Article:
UCLA Football is going through a drastic transformation this offseason across the board. A lot of talent moved on — five players were drafted, others were signed as undrafted free agents and more still are working to get a look from a team. Jim Mora is out, replaced by Chip Kelly who must assess the remaining talent and figure out how to make them work with his system. Mora always recruited well, but that talent never really meshed and performed — UCLA never won a Pac-12 Championship despite consistently being in or around the top 15 nationally with every recruiting class.
Kelly’s work begins at the top, by picking a QB that best fits his system. He has five to choose from — two of which will be new to the staff this summer. With summer school starting up, here’s a look at each of them and how they project to fit:
Austin Burton, 6-3 Sophomore, Winter Garden, FL
The three-star recruit from Florida who saw no playing time as a freshman has impressed throughout spring practices, despite taking most of the third team reps. He firmly made a statement at the spring game, where he had the best passing performance by far and was the only QB not to throw an interception. He threw for more passing yards than the other quarterbacks combined, and also kept a read option for a touchdown, showing a very competent handle of the new offense. While spring games are ripe for over-analysis and fan hype that exceeds reasonable reactions, Burton’s no doubt helped his case. Seemingly an afterthought, he has thrust himself into the competition and looks like he is here to stay heading into the summer.
Matt Lynch, 6-4 RS Sophomore, Broomfield, CO
Lynch was another three-star recruit who has barely seen the field at all behind Rosen and others. He’s thrown three passes in his college career, yet he’s been running the second team during spring. He was one of the QBs who did not have a good spring game, only throwing for 35 yards with a touchdown and an interception but he has clearly shown some things during practices. While his primary recruiter was Noel Mazzone, who’s long gone by now, all of his coaches have only positive things to say about him. Lynch has the college experience but will need to step up to stay in contention moving forward.
Devon Modster, 6-3 Junior, Rancho Santa Margarita, CA
Modster will be a junior this year and is the only one returning with any significant playing time for UCLA. He filled in for Rosen last year when he went down, playing in three different games and starting one. Another pro style quarterback, Modster is adjusting like the rest to Kelly’s different offense. He has been taking first team reps this spring but still had a forgettable spring game. Again, while spring games are a small sample size that tend to be blown out of proportion by fans, that still doesn’t bode great given Modster’s experience advantage. He went 7-11, but averaged less than four yards per attempt while also throwing an interception. If he wants to start this year, he’ll have to earn it — Kelly mentioned that the best player will start, whether that be a freshman or a grad transfer, and Modster is right in the middle.
Dorian Thompson-Robinson, 6-1 Freshman, Las Vegas, NV
DTR was a huge get for Jim Mora — he was the third-ranked dual-threat QB in his class who was supposed to be groomed into Rosen’s replacement. While most coaching changes mess with recruits’ best-laid plans, this coaching change may have made UCLA an even more attractive destination for him as, in theory, a Kelly offense is better suited for him than a Mora offense. Given his mobility combined with the spread and option traits Kelly’s offenses are known for, this bit of serendipity works in DTR’s favor. As a true freshman, he’ll join the team this summer and if he can pick up the offense quickly, his skill set seems to work best with a historical Kelly offense. He’s got a great arm, great speed, and ran a spread offense in high school, so he has some experience with some of the quick-hitting concepts Kelly might employ. Whether he starts immediately or not, he projects to be a very good quarterback in this system.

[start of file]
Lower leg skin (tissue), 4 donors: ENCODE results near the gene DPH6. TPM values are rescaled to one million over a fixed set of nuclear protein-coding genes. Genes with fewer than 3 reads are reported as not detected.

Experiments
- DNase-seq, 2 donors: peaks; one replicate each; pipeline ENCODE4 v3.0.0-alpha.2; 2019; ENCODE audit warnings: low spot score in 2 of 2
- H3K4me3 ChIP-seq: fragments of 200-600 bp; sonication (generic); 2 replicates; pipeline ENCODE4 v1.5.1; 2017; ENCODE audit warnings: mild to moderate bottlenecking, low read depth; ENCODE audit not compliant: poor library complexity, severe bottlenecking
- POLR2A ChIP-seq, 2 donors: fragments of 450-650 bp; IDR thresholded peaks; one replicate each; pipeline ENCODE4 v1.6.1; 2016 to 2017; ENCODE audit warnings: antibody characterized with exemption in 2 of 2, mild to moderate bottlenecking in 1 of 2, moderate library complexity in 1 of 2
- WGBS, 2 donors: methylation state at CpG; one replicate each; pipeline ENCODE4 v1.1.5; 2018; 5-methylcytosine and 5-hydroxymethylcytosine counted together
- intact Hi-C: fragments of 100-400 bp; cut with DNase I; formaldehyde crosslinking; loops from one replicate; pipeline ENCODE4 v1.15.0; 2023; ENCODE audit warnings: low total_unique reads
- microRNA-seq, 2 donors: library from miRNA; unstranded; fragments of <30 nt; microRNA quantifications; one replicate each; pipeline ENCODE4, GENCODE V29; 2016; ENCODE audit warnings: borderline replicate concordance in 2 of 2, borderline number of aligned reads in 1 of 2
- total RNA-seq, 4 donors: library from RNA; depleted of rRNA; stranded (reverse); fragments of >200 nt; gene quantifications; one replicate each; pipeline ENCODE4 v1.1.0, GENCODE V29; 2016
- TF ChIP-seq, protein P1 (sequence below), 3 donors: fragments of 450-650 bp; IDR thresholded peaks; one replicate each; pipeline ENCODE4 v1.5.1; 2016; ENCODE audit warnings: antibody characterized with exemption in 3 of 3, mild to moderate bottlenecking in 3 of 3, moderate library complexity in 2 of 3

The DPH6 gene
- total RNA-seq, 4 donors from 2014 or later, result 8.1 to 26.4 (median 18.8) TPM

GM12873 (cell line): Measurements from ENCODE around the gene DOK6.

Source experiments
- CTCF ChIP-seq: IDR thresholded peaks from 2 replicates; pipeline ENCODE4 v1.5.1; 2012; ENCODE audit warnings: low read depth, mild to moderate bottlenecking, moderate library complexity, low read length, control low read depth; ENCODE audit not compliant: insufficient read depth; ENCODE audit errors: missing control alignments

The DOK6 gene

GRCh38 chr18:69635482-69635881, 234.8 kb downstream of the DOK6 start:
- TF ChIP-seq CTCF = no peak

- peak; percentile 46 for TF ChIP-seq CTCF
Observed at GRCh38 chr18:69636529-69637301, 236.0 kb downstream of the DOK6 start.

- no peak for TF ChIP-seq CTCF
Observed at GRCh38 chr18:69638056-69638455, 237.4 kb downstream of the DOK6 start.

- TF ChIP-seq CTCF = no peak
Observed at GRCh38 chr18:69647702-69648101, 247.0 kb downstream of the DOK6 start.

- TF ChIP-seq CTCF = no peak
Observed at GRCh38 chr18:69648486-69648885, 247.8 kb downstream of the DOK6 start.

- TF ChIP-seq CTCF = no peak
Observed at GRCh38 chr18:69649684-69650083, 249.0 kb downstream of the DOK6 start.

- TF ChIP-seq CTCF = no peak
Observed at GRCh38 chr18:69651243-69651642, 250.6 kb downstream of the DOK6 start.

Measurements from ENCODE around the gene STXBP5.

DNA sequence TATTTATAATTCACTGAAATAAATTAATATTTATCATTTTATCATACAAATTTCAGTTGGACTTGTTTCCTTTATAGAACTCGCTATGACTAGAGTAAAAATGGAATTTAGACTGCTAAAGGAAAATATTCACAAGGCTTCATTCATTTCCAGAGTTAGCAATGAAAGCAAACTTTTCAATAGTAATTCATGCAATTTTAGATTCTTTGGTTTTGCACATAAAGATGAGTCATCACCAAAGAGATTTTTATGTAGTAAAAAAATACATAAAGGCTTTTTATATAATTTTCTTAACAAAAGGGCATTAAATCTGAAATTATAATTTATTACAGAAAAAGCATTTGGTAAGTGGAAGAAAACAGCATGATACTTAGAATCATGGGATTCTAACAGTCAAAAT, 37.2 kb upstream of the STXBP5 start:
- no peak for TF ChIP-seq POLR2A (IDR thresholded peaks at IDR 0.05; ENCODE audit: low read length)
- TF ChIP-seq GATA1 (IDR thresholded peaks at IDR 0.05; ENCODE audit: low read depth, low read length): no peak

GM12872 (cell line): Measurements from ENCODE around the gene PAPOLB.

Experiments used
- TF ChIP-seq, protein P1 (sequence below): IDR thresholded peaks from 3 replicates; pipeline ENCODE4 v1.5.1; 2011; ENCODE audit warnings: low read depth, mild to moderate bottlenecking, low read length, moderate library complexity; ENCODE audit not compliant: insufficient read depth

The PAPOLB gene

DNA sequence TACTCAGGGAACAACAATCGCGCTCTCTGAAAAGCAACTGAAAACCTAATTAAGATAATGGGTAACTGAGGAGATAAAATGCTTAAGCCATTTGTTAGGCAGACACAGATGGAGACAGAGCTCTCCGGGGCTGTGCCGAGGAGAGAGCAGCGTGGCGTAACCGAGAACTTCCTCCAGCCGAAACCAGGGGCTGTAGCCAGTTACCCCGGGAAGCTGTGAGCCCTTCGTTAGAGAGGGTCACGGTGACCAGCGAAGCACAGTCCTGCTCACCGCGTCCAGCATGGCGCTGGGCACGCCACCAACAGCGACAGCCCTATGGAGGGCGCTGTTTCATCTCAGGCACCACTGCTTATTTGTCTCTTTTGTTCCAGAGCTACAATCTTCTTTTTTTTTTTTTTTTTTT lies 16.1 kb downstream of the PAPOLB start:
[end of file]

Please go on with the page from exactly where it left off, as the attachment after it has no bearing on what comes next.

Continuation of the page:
Wilton Speight, 6-6 Grad-Transfer, Richmond, VA
Finally, the grad-transfer from Michigan, Speight is another pro-style quarterback who was highly ranked out of high school. His 2017 season was cut short by a spinal injury but he has recently enrolled in classes and is ready to get started at UCLA. While he is a pocket-passer who does not run much and took most of his snaps under center, the staff is hopeful that he can transition and succeed. Speight can make quick accurate throws, and also is mobile enough when he needs to be. That being said, he didn’t exactly thrive when his legs were called upon in cases of his Michigan offensive line breaking down. That doesn’t exactly inspire confidence at UCLA, where even with two linemen picked in the 2018 draft (one of which was first-rounder Kolton Miller), Josh Rosen was battered and bruised in far too many drop-backs. With that same offensive line replacing two draft picks and one more senior, it’s safe to assume Speight won’t be able to rely on an All-American pocket. Still, of all of the options, he does bring the most experience in the college game and has proven he can win at this level. The main question is, can he pick up the system and harmonize with his receivers quickly enough?
As summer practices get going, it seems like the candidates will start to separate from one another and determine who will start. A strong spring for Burton helped, but Thompson-Robinson and Speight are pushing for it too, and don’t count out the incumbent Modster. It’s shaping up to be one of the more exciting QB competitions nationwide and one that will hopefully leave the best one standing.